Top ‘Nigerian prince’ email scammer arrested – USA TODAY
Scam letters in Nigeria are nothing new.
Theyâre commonly known as the 419, says Sam Olukoya, a journalist based in Lagos.
Part of the reason why the malware-hacked emails are so popular in Nigeria is because theyâre inexpensive to construct.Â With almost 61%Â of the Nigerian population in poverty, it also makes for easy money.
âThere are so many people trying to make a business out of this. Itâs quite a thriving business. One, itâs so easy to establish you just need a few hundred dollars to buy a computer, to buy internet, to buy data and thatâs business,â Olukoya says.
Despite the frequency of scamming emails in Nigeria, one skillful conÂ artist stands out. The head of a multinational network was arrested Monday in the capital of Nigeriaâs River State, Port Harcourt.
The network was headed by a 40-year-old Nigerian known as “Mike.”Â The network,Â composedÂ of over 40 individuals spread across Nigeria, Malaysia and South Africa, was behind global scams worth more than $60 million.
âYou can understand how elaborate this type of scam is, if somebody has made $60 million, that doesnât come easy,â Olukoya says.
âHeâs believed to have hacked into the accounts of some medium- and small-scale establishments and using that to ask people to pay money to accounts which he controlled,â Olukoya explains. âThese people were assuming that these accounts belonged to the companies they have been dealing with.â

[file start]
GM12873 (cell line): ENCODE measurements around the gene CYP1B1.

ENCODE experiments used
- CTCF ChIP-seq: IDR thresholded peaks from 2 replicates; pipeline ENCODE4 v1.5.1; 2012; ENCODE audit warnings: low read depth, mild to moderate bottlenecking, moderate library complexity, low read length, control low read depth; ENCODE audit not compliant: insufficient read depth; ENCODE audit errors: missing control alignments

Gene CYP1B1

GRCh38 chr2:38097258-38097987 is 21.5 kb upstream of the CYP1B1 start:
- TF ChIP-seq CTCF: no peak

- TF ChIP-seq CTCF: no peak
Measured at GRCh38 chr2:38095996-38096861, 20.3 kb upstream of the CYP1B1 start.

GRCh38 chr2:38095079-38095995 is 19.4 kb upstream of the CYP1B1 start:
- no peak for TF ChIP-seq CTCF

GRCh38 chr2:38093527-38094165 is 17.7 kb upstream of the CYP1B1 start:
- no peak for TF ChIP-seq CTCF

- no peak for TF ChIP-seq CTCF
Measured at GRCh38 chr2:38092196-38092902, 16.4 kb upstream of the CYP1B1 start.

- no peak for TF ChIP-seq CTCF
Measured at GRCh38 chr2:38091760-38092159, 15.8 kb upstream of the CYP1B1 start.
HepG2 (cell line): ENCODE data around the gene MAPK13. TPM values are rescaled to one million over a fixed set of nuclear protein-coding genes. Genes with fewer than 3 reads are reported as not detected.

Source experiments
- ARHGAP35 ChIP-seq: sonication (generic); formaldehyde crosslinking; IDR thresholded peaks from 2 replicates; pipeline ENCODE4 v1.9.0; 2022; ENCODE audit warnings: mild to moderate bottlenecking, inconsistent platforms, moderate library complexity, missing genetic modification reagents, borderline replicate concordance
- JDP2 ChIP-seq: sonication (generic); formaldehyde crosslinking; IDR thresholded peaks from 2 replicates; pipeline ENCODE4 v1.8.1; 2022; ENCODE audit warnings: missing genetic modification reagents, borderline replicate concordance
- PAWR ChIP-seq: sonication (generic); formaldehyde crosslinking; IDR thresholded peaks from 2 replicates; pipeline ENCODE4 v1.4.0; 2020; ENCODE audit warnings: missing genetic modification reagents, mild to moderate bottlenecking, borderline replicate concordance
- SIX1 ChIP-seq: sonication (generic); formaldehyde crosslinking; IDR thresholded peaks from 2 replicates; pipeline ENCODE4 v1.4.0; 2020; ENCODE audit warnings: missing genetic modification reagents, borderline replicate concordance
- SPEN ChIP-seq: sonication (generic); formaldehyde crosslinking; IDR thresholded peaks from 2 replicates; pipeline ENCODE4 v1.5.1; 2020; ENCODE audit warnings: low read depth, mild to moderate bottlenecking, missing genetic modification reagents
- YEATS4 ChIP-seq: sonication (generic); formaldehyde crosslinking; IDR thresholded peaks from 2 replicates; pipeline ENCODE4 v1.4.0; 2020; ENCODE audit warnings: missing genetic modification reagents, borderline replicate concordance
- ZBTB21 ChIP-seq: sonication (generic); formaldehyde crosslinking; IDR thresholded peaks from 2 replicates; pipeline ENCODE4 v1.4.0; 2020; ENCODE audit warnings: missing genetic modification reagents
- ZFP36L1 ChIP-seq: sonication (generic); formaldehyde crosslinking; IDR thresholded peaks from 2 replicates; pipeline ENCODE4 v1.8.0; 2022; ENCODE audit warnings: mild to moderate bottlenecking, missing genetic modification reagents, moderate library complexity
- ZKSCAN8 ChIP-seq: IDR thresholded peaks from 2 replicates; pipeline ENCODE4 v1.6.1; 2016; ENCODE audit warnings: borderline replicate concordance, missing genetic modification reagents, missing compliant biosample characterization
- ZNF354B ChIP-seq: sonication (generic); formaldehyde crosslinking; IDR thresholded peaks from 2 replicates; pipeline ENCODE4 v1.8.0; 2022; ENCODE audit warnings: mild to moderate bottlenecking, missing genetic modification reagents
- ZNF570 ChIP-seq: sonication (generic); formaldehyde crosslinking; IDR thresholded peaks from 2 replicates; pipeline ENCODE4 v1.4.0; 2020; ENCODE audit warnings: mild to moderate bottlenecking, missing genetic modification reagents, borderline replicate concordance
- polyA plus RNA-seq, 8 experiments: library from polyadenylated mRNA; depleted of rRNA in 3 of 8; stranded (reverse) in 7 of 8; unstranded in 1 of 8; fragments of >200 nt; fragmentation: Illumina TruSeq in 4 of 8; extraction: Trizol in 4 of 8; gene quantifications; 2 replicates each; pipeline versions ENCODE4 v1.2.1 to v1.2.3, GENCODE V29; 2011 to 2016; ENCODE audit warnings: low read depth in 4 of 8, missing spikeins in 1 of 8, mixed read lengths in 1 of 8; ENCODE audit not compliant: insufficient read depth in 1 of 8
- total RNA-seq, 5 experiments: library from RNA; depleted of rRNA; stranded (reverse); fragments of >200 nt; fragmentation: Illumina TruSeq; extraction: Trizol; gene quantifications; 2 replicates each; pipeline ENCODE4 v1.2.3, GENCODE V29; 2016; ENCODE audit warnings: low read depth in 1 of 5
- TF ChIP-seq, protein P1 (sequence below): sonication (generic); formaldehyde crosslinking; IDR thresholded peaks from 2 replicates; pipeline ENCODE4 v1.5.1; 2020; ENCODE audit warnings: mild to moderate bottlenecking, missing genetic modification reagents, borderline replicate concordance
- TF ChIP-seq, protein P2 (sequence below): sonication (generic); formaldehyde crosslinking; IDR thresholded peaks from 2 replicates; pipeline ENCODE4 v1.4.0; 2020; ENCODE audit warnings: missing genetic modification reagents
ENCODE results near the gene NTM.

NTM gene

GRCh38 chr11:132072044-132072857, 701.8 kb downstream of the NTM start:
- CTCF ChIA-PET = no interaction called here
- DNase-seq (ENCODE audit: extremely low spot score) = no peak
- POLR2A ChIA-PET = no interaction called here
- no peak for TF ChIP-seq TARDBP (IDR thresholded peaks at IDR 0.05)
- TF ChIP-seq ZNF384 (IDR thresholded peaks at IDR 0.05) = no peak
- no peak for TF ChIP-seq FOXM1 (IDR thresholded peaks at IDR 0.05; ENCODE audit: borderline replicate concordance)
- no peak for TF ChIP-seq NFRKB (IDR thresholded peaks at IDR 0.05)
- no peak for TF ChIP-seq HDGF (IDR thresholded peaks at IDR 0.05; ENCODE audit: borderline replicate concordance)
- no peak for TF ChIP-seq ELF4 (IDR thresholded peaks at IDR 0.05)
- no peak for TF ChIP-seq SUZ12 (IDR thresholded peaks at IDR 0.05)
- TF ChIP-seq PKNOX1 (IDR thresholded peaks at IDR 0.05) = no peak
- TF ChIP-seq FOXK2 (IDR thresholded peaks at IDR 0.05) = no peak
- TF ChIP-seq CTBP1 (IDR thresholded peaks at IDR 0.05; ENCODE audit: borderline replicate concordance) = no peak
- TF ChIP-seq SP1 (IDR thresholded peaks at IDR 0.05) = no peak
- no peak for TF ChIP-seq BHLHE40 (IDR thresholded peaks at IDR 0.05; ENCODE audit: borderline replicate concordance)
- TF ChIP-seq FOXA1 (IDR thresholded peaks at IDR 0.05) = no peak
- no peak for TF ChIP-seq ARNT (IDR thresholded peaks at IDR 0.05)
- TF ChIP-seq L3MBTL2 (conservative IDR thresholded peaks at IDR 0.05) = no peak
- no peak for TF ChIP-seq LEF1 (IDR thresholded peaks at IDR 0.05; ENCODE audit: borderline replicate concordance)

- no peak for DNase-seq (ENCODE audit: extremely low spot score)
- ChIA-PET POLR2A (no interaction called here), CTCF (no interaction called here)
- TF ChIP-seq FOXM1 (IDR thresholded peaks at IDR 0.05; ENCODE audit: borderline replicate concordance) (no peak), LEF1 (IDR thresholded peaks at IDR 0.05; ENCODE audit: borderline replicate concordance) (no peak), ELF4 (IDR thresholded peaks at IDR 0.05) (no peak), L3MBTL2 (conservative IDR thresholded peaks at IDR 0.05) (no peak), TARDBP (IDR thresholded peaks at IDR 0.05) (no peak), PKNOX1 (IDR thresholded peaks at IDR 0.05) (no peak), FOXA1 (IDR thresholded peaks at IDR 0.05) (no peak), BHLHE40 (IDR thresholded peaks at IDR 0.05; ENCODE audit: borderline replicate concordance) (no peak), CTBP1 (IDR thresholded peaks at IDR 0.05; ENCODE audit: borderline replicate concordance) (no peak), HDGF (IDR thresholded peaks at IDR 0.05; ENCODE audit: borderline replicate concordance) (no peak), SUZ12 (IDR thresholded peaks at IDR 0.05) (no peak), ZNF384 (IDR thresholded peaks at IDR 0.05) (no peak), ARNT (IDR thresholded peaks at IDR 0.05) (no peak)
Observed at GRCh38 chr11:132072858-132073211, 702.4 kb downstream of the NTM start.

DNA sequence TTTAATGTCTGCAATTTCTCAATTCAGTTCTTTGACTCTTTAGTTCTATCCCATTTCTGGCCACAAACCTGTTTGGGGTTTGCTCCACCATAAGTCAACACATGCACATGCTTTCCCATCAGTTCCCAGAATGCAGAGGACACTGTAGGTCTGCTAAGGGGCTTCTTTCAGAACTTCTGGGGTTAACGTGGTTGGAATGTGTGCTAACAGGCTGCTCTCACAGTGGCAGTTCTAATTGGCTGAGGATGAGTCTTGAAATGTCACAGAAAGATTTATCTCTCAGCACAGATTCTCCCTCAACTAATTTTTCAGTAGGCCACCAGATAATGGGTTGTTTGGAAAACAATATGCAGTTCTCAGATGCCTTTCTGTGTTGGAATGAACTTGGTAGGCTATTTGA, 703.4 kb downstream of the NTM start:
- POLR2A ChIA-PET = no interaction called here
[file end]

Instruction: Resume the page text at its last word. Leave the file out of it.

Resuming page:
His operations used malware to take over systems, fake email accounts to ask businesses for money and romance scams.Â According to Interpolâs website, it is believed that one fraudulent transaction by Mike and his associates landed them $1.5 million.
Even though Nigeria isnât the only country to conduct advance-fee frauds, 51%Â of it comes from the western African country,Â according to a Microsoft report.
Across the internet, these scamming emails are known as the subject of a meme: the Nigerian Prince,Â a common type of social engineering scheme that includes a so-called Nigerian royal figure soliciting the reader to transferÂ thousands of dollarsÂ with the promise that they will reward them with a larger sum in the end.
Hereâs how one would start, according to theÂ Washington Post:
DEAR SIR, I am Prince Kufour Otumfuo the elder son of the late King Otumfuo Opoku ware II whose demise occur following a brief illness. Before the death of my father, King Otumfuo Opoku ware II, I was authorised and officially known as the next successor and beneficiary of my father’s property according to African Traditional rite. â¦
Olukoya receives these types of emails every day. One text message asked him to call a number to “reactivate”Â his ATM card for a bank account he didn’t own.Â He recognized it as a scam, but others aren’t so lucky.
“I imagine that so many people would have called the same number. What he would have done was he would have been able to get the details on the card,” Olukoya says. “When he gets the details, he will definitely empty their bank account.”
This article originally appeared on PRI.org.Â Its content was created separately to USA TODAY.
MORE FROM PRI.ORG: